Tuning In to the Creepy 'Ghost Frequency'

Shelby Rogers

hauntedhouse[Image Courtesy of Wikimedia Creative Commons]

Ghost stories thrive in any culture. Odysseus experiences them in Homer's Odyssey as he travels through the underworld. Dante's Divine Comedy brings Dante face-to-face with spirits of his history. Spooks, happy haunts, specters and demons take the blame for the inexplicable, but science might be able to explain some of it. (However, we'll still gladly let the Warrens deal with what can't be explained.)

The human mind often plays tricks on itself as it takes in uncomfortable senses. A cold spot in the room becomes a spirit. A reflection in a laptop instantly makes a person look over his shoulder to find nothing.

One of the greatest moments in scientific hauntings comes from Vic Tandy, a British IT engineer and lecturer. He worked late one night in his laboratory with a medical manufacturing company. He couldn't shake the feeling that someone or something was behind him. An image caught his eye in peripheral but when he turned to face the object, it vanished.

When Tandy returned to the lab, he noticed his fencing sword blade was vibrating slightly. The object responsible for the vibrations? A new ceiling fan was generating a low-frequency sound known as infrasound, anything with a frequency of 20 Hz or lower.

The Science Behind The Spooks

Everyone's favorite astrophysicist and science guru Neil deGrasse Tyson explained the phenomenon on his podcast Star Talk Radio Show. Tandy's infrasound resonated at the same frequency as the human eyeball, 18.98 Hz.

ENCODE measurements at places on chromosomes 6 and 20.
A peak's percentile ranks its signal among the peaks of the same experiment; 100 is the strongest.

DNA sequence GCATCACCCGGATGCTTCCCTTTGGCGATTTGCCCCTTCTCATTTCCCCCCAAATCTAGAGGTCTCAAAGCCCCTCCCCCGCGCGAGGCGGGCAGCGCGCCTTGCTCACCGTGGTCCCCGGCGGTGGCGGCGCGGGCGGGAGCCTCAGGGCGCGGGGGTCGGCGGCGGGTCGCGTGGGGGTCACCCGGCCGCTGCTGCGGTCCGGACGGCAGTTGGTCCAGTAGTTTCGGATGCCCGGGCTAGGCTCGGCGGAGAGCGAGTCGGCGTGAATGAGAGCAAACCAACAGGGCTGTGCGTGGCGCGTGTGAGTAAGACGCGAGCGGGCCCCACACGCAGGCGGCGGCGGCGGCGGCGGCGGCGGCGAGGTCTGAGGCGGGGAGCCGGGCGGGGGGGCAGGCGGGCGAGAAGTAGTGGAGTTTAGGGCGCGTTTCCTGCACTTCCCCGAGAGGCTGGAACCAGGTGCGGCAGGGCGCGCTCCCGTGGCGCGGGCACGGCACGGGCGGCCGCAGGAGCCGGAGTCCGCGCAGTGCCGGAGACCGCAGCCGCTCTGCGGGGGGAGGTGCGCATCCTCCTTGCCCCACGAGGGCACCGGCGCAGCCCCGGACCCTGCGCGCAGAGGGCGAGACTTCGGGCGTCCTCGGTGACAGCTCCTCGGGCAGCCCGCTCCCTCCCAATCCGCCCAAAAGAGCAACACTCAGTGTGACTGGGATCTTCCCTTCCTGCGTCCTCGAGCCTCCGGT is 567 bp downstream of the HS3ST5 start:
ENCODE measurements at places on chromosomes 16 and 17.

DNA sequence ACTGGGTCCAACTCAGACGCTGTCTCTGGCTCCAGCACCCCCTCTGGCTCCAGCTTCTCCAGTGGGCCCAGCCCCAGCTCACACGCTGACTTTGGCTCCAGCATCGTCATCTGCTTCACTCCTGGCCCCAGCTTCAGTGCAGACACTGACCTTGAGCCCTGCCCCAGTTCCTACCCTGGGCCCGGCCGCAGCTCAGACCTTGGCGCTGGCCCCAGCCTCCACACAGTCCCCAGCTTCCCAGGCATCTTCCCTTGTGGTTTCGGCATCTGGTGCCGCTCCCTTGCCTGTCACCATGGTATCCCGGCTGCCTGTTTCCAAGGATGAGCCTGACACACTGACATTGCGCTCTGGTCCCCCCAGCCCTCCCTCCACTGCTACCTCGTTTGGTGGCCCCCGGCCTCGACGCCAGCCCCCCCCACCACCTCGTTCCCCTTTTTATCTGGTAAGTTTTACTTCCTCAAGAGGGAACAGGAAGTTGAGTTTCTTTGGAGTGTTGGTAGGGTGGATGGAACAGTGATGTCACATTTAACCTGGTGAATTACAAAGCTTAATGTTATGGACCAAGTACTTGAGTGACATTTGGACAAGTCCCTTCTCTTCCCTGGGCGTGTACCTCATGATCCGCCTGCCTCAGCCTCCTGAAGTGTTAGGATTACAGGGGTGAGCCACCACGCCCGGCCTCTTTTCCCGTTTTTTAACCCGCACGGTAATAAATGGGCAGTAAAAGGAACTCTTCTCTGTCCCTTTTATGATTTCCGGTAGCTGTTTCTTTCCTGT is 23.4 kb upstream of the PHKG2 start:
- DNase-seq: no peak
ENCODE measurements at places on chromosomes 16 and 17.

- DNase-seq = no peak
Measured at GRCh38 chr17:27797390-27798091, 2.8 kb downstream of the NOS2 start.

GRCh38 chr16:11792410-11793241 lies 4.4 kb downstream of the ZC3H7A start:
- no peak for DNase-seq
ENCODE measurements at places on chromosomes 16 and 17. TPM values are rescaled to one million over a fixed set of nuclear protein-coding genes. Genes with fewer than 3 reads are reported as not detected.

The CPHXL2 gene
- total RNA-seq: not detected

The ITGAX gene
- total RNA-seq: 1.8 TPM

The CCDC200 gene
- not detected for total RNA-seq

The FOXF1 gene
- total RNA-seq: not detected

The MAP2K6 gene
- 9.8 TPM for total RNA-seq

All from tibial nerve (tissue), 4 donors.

"When that happens, your eye begins to see things that are not there," Tyson said. "It's interesting when something is supernatural, just think about it a little bit further."

Tandy went as far as to publish his findings for the Journal of the Society for Psychical Research. In his paper, Tandy explained that the effect wouldn't occur if the sound wave was a "travelling wave."

"However the wave sharing our lab was of just the right frequency to be completely reflected back by the walls at each end, so it was not going anywhere, hence it was a standing wave," he noted. "In effect the wave was folded back on itself reinforcing the peak energy in the centre of the room."

Tandy noted both temperature and pressure play a role in cultivating the right circumstances for infrasound.

So what happens to people when they experience infrasound? Some people have reported an uneasy feeling, slight depression, and seeing faint dots out of the corner of their eyes. Tandy said these reports are akin to what he felt the night at the lab.